MARTINEZ, Calif. – Investigation into the erroneous euthanization of an already-adopted dog last month is nearly complete. As Contra Costa Animal Control Services wraps up its probe, new procedures may be part of the findings.
“We are going to work hard to ensure this never happens again,’’ said department spokesman Steve Burdo, who noted 2011 as the last time such a tragedy occurred.
“We take this hard,’’ he continued, “and we are going to use this as an opportunity to learn from it.’’
An investigation to learn how the process broke down in the case involving Barbie, a 4-year-old Pit Bull mix who was mistakenly euthanized by Martinez Shelter staff June 18, commenced immediately following the incident.
Animal Control has seen a sharp rise in its live release goals since 2011 when the percentage was just 46 percent. By the end of 2015, the percentage had reached 75 percent, and through May of this year, the live release rate had inched upwards to 79.4 percent.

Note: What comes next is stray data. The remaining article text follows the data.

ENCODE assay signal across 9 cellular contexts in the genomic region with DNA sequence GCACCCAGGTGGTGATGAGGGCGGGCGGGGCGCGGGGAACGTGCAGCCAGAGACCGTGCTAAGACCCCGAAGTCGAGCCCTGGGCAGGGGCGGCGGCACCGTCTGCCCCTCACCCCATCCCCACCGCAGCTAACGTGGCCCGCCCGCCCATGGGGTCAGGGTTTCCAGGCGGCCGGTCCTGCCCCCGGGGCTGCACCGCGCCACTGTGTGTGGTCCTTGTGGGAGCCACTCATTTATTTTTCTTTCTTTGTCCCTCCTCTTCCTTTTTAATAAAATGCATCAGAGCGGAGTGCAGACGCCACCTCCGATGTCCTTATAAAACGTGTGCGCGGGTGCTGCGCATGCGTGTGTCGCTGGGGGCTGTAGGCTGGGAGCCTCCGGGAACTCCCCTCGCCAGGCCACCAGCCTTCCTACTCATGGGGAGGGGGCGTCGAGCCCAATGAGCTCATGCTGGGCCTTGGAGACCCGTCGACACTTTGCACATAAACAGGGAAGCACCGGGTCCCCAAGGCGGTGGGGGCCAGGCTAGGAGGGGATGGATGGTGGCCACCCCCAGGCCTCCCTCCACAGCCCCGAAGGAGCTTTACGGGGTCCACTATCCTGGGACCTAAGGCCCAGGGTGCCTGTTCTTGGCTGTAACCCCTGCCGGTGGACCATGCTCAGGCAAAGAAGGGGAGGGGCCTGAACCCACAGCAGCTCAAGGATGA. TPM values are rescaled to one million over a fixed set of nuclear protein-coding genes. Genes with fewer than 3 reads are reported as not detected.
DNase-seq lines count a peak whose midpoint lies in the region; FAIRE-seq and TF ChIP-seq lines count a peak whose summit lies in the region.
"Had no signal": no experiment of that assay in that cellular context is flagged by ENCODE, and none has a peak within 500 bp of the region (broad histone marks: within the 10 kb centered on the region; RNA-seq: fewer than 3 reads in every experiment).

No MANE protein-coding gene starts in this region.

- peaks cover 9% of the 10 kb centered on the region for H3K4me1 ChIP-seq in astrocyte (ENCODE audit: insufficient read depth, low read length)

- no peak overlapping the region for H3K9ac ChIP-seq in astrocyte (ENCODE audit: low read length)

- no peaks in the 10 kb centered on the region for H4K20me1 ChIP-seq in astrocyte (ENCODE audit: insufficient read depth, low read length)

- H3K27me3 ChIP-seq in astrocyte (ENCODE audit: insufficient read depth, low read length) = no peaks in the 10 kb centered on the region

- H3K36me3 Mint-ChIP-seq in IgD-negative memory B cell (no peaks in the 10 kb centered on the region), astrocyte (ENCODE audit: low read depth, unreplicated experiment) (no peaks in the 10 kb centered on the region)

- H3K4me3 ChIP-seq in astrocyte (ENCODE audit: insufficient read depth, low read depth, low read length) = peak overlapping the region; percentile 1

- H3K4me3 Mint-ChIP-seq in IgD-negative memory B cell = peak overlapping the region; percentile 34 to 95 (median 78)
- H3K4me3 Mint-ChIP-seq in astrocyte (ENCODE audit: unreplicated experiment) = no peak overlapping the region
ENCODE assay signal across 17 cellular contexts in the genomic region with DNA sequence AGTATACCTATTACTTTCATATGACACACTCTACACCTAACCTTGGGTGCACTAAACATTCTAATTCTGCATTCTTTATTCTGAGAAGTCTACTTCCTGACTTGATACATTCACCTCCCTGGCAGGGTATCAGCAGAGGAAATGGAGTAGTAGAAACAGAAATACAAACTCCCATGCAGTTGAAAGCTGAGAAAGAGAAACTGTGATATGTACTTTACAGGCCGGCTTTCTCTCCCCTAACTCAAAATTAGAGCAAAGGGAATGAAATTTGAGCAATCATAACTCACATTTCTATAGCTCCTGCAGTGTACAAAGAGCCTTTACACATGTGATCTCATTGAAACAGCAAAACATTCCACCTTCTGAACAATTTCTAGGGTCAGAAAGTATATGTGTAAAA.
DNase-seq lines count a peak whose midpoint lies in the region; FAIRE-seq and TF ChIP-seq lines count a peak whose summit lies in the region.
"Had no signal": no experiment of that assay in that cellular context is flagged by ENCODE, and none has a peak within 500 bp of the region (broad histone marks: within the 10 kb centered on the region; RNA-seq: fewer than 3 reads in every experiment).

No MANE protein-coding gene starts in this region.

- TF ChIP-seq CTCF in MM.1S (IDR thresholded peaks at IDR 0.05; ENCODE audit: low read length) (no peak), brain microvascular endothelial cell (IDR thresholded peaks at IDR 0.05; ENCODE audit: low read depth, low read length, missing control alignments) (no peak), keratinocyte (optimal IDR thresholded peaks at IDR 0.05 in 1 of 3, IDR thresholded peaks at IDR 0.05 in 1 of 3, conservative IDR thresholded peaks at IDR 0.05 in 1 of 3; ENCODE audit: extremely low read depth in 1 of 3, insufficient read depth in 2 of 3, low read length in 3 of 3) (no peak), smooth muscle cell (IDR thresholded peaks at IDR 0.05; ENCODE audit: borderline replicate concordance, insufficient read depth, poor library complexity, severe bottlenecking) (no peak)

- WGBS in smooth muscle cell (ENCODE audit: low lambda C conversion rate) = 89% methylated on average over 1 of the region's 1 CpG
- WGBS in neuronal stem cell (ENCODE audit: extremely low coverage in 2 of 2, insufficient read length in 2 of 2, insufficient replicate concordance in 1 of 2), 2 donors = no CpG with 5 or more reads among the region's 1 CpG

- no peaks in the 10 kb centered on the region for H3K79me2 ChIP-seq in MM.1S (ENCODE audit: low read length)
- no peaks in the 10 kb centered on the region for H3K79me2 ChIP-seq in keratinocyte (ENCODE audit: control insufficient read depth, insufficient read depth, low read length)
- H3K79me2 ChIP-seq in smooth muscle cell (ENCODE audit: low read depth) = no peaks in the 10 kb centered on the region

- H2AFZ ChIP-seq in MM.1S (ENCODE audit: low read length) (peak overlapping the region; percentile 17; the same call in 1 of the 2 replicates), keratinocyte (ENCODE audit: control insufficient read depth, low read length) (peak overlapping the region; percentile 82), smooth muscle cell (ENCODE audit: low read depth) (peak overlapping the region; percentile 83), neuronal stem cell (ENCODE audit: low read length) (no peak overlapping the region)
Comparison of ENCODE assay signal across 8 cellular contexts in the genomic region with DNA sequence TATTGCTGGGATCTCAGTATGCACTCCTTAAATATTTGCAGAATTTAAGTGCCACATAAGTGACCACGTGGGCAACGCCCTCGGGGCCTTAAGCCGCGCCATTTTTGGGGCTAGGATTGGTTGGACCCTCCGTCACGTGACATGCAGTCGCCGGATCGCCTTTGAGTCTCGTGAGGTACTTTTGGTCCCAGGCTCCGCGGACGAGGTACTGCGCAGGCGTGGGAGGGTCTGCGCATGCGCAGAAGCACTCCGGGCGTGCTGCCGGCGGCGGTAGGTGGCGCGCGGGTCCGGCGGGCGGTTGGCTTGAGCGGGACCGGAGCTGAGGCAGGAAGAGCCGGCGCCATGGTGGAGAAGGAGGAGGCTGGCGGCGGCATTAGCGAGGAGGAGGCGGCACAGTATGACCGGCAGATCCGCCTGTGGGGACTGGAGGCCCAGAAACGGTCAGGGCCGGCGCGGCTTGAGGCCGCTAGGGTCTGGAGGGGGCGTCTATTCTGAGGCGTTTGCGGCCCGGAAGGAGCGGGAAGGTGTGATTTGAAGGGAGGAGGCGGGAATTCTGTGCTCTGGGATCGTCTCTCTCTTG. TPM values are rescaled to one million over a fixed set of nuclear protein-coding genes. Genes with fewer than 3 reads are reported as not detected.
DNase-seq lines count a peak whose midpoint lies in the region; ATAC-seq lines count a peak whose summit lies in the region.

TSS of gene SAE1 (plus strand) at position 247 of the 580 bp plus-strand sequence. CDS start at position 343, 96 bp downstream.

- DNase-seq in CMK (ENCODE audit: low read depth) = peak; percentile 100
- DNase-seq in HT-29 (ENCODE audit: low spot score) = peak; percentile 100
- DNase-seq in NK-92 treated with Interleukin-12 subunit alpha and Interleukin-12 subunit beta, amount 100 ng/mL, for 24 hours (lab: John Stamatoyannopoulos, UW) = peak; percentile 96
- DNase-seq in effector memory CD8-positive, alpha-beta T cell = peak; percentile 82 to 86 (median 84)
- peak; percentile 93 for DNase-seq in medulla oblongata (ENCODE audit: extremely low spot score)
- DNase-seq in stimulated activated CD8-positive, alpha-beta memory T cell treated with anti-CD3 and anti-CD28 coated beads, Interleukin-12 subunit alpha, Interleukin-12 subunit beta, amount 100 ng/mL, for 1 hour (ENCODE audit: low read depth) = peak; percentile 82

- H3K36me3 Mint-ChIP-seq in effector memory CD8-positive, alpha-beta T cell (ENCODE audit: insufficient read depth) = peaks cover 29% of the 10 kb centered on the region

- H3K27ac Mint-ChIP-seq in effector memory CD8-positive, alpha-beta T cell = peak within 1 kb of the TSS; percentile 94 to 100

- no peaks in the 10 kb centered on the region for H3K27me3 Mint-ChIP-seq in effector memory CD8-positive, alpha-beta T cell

“We clearly did not hit the mark this time,’’ Burdo lamented. “This is more the exception than the rule.’’
Animal Control Services does not have the benefit of managed intake, so it must accept between 25 to 40 animals each day.
As a result, like a used car dealership, it has to hustle to ensure a lot of adopting is occurring at its Martinez and Pinole shelters to balance its available shelter space.
To that end, Burdo said staff works hard to help citizens achieve adoption. This includes a lot of promotions to remove the financial burden that may prevent prospective candidates from taking home a cat or dog.
An example of a promotion now through Saturday, July 9, involves free adoptions of animals at the shelters that already have been spayed or neutered.
Another solution involves working with rescue groups so the caregiver serves as a foster home for the animal as “a way to get (citizens) on the road to animal companionship.’’